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U.S. opens ground assault
NEAR FALLUJAH, Iraq -- U.S. troops backed by thunderous air and artillery barrages launched a ground offensive Monday to seize key insurgent strongholds inside Fallujah, the city that became Iraq's major sanctuary for Islamic extremists who fought Marines to a standstill last April.
Two Marines were killed when their bulldozer flipped over into the Euphrates River near Fallujah, and a military spokesman estimated 42 insurgents were killed across the city in bombardment and skirmishes before the main assault began.
Hours after starting the offensive, U.S. tanks and Humvees from the 1st Infantry Division entered the northeastern Askari neighborhood, the first ground assault into an insurgent bastion.
In the northwestern area of the city, U.S. troops advanced slowly after dusk on the Jolan neighborhood, a warren of alleyways where Sunni militants have dug in. Artillery, tanks and warplanes pounded the district's northern edge, softening the defenses and trying to set off any bombs or booby traps planted by the militants.
Heavy firing continued into the predawn hours today, and residents reached by satellite telephone reported the constant drone of warplanes overhead.
A U.S. jet fired an air-to-ground missile at a building late Monday from which U.S. and Iraqi forces had taken fire, the U.S. command said. The building was destroyed.
U.S. troops cut off electricity to the city, and most private generators were not working. Residents said they were without running water and were worried about food shortages because most shops in the city have been closed for the past two days.
Masked insurgents roamed Fallujah streets throughout the day. One group of four fighters, two of them draped with belts of ammunition, moved through narrow passageways, firing on U.S. forces with small arms and mortars. Mosque loudspeakers blared, "God is great, God is great."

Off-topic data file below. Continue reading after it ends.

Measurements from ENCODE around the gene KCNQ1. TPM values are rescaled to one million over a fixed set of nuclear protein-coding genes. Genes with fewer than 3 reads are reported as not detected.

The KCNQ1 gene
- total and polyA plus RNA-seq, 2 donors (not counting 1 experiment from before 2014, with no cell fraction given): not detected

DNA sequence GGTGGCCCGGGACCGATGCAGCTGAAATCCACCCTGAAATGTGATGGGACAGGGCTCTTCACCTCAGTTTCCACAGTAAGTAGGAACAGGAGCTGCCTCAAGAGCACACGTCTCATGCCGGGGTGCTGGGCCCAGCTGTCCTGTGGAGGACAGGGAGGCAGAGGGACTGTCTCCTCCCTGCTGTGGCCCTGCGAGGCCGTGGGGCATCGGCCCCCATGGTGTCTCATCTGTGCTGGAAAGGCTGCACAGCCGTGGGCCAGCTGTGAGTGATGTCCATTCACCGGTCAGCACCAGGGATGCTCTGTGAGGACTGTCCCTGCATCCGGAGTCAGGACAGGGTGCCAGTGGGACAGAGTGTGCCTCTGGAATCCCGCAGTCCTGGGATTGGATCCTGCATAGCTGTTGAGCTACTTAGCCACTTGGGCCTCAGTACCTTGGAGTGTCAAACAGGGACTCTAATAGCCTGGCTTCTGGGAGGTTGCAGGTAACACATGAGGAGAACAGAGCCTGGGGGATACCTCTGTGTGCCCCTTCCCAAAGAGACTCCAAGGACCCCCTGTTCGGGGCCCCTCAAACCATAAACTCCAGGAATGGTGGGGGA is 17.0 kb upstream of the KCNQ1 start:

Just outside the Jolan and Askari neighborhoods, Iraqi troops deployed with U.S. forces took over a train station after the Americans fired on it to drive off fighters.
The top U.S. commander in Iraq, Gen. George Casey, predicted a "major confrontation" in the operation he said was called "al-Fajr," Arabic for "dawn." He told reporters in Washington that 10,000 to 15,000 U.S. troops along with a smaller number of Iraqi forces were encircling the city.
The offensive is considered the most important military effort to re-establish government control over Sunni strongholds west of Baghdad before elections in January.
"One part of the country cannot remain under the rule of assassins ... and the remnants of Saddam Hussein's regime," Defense Secretary Donald H. Rumsfeld said. He predicted "there aren't going be large numbers of civilians killed and certainly not by U.S. forces."
About 3,000 insurgents were barricaded in Fallujah, U.S. commanders have estimated.
Casey said 50 to 70 percent of the city's 200,000 residents have fled. The numbers are in dispute, however, with some putting the population at 300,000. Residents said about half that number left in October, but many drifted back.
U.S. commanders have avoided any public estimate on how long it may take to capture Fallujah, where insurgents fought the Marines to a standstill last April in a three-week siege.
Arab leaders were muted in their response to the offensive. Media attention focused on ailing Palestinian leader Yasser Arafat, which may explain in part why the start of the Fallujah campaign elicited none of the uproar that met the American attempt to storm the insurgent stronghold in April.